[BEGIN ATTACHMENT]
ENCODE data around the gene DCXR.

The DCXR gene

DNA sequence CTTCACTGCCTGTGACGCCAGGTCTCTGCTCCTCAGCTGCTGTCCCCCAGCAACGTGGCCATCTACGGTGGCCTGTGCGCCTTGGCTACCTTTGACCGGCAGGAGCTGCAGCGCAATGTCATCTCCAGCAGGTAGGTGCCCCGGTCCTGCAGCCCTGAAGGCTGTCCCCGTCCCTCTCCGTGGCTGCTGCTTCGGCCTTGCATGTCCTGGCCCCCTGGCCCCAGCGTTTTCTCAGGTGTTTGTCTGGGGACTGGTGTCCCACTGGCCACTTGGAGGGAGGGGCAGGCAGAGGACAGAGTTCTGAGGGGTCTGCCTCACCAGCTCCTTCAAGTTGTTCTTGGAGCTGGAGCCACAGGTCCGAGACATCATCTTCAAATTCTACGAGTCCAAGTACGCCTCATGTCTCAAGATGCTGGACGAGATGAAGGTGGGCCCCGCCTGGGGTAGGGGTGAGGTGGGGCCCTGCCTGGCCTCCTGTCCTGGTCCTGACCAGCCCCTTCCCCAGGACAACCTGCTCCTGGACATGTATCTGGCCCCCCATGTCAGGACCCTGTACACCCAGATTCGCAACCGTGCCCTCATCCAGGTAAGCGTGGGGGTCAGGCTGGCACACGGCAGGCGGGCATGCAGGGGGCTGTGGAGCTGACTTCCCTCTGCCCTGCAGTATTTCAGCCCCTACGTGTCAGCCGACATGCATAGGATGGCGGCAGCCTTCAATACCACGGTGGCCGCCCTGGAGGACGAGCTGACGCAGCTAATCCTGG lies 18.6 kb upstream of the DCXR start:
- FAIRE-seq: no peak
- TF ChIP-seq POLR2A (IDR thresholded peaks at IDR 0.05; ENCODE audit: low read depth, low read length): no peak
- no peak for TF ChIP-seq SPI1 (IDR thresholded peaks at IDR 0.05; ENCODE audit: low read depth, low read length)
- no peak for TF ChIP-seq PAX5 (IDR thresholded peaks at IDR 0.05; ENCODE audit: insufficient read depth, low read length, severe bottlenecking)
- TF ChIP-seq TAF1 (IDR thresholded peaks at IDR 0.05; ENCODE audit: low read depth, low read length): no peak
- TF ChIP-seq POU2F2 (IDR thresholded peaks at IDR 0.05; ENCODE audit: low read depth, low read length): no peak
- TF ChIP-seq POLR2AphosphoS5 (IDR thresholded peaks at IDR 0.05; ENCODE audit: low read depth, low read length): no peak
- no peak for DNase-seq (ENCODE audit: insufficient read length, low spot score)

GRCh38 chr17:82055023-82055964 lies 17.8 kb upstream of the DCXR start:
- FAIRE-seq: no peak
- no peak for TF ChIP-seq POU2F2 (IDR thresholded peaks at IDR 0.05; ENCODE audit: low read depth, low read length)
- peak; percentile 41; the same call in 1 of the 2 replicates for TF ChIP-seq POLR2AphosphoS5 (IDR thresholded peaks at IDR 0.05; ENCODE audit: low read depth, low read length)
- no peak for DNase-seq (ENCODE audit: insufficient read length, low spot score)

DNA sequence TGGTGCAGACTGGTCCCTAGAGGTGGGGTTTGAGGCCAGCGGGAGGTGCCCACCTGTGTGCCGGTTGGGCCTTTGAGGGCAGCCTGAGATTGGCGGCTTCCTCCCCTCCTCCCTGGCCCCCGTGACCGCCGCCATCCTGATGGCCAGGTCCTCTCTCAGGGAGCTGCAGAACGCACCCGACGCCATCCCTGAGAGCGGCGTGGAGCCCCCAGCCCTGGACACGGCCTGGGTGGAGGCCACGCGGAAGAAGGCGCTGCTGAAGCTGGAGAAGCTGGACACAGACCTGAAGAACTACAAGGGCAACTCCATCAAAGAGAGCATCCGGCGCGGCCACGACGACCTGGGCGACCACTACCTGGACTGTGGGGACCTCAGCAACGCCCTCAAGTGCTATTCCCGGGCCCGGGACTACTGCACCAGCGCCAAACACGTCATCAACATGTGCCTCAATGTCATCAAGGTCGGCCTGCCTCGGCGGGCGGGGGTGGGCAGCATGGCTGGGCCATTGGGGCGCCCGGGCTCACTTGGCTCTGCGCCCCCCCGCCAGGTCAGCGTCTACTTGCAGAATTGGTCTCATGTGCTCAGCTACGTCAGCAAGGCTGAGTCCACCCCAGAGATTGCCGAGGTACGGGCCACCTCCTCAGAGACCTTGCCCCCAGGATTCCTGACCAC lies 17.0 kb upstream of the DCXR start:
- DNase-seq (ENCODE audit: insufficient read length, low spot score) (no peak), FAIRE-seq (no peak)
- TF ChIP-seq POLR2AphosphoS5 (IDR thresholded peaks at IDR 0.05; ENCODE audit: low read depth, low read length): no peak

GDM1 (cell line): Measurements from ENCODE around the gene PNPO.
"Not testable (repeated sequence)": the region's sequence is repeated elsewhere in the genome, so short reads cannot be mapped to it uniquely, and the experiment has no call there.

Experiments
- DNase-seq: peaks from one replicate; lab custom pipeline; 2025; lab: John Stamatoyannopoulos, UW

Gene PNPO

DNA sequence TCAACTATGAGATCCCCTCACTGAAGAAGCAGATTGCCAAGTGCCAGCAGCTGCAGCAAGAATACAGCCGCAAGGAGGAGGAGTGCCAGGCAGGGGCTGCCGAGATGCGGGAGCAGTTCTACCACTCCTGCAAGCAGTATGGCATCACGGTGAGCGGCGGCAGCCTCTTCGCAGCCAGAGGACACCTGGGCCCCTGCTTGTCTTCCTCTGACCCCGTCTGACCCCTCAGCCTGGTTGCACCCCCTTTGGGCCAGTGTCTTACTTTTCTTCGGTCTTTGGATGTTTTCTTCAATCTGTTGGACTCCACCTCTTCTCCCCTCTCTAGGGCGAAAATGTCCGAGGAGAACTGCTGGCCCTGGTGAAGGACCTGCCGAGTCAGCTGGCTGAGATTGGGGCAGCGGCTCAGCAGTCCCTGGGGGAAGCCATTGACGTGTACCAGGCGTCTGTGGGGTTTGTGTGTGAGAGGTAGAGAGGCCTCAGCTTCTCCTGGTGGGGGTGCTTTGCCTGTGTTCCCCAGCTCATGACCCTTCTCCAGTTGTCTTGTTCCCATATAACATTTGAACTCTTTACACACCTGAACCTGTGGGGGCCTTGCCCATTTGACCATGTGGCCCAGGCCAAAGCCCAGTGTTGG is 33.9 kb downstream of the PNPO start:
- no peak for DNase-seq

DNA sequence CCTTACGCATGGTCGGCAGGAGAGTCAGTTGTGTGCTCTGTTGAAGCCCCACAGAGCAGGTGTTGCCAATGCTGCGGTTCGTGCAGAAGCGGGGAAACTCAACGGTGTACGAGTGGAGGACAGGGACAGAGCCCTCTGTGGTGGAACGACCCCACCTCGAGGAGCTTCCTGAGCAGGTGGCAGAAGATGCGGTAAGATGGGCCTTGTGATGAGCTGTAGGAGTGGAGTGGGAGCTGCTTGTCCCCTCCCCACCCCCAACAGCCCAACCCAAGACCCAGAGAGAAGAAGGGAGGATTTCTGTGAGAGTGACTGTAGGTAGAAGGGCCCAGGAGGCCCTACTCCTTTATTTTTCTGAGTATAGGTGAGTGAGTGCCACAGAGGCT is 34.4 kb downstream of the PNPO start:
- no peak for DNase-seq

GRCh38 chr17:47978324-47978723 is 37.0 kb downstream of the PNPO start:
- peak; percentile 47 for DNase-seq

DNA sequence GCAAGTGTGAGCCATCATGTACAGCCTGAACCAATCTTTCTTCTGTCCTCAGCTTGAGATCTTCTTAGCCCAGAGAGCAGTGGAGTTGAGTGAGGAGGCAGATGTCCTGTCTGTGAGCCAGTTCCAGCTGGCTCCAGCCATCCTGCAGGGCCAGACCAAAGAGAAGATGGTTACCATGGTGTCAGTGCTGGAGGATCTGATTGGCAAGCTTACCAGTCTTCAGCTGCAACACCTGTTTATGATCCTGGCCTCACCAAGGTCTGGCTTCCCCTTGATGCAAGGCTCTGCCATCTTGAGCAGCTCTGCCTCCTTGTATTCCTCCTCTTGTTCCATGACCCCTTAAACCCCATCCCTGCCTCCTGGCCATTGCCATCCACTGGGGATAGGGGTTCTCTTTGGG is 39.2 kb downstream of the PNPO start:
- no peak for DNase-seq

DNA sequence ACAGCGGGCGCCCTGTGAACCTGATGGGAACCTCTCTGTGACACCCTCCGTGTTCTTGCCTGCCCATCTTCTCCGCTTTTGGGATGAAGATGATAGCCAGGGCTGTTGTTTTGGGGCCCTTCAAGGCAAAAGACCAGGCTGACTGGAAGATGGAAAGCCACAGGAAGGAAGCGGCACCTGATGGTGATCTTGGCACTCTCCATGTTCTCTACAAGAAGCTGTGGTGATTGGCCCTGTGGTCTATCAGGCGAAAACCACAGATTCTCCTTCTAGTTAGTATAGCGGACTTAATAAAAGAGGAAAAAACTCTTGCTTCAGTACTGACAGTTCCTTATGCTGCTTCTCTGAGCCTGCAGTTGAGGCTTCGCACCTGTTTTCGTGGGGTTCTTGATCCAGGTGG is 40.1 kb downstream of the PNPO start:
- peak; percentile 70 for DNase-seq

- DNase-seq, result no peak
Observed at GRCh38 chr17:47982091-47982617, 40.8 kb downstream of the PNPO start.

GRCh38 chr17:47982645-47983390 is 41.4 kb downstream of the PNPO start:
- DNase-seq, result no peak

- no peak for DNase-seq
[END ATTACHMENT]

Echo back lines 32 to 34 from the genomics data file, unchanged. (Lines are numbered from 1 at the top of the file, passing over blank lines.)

- no peak for DNase-seq

DNA sequence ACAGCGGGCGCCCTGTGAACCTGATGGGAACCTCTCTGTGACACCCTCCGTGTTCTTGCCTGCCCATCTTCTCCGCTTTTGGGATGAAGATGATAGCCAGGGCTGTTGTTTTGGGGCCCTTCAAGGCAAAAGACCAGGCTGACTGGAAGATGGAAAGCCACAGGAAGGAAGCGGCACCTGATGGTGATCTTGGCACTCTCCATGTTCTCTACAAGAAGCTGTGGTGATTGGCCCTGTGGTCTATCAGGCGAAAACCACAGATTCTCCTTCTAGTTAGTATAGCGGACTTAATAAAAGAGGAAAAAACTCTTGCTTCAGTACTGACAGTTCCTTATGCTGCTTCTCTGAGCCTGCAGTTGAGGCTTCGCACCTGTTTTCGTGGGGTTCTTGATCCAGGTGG is 40.1 kb downstream of the PNPO start:
- peak; percentile 70 for DNase-seq